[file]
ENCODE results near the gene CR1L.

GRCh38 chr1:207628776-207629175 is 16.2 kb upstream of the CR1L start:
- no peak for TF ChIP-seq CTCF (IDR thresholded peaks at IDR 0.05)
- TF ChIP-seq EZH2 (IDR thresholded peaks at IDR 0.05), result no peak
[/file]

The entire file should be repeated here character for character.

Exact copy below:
ENCODE results near the gene CR1L.

GRCh38 chr1:207628776-207629175 is 16.2 kb upstream of the CR1L start:
- no peak for TF ChIP-seq CTCF (IDR thresholded peaks at IDR 0.05)
- TF ChIP-seq EZH2 (IDR thresholded peaks at IDR 0.05), result no peak